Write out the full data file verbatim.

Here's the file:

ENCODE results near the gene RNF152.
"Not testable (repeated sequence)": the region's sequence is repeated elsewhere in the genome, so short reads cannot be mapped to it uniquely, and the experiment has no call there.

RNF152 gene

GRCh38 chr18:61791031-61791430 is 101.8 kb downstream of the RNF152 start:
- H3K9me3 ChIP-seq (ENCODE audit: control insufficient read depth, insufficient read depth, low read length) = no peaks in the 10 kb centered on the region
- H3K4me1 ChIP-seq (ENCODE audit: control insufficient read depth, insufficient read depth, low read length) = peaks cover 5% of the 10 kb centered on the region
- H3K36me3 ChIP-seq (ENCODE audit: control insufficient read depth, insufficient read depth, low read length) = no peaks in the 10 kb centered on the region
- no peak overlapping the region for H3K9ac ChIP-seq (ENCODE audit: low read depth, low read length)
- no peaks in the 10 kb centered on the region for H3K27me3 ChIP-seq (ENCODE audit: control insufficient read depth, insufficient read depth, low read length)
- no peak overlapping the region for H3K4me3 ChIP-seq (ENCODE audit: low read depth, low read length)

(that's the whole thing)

ENCODE results near the gene RNF152.
"Not testable (repeated sequence)": the region's sequence is repeated elsewhere in the genome, so short reads cannot be mapped to it uniquely, and the experiment has no call there.

RNF152 gene

GRCh38 chr18:61791031-61791430 is 101.8 kb downstream of the RNF152 start:
- H3K9me3 ChIP-seq (ENCODE audit: control insufficient read depth, insufficient read depth, low read length) = no peaks in the 10 kb centered on the region
- H3K4me1 ChIP-seq (ENCODE audit: control insufficient read depth, insufficient read depth, low read length) = peaks cover 5% of the 10 kb centered on the region
- H3K36me3 ChIP-seq (ENCODE audit: control insufficient read depth, insufficient read depth, low read length) = no peaks in the 10 kb centered on the region
- no peak overlapping the region for H3K9ac ChIP-seq (ENCODE audit: low read depth, low read length)
- no peaks in the 10 kb centered on the region for H3K27me3 ChIP-seq (ENCODE audit: control insufficient read depth, insufficient read depth, low read length)
- no peak overlapping the region for H3K4me3 ChIP-seq (ENCODE audit: low read depth, low read length)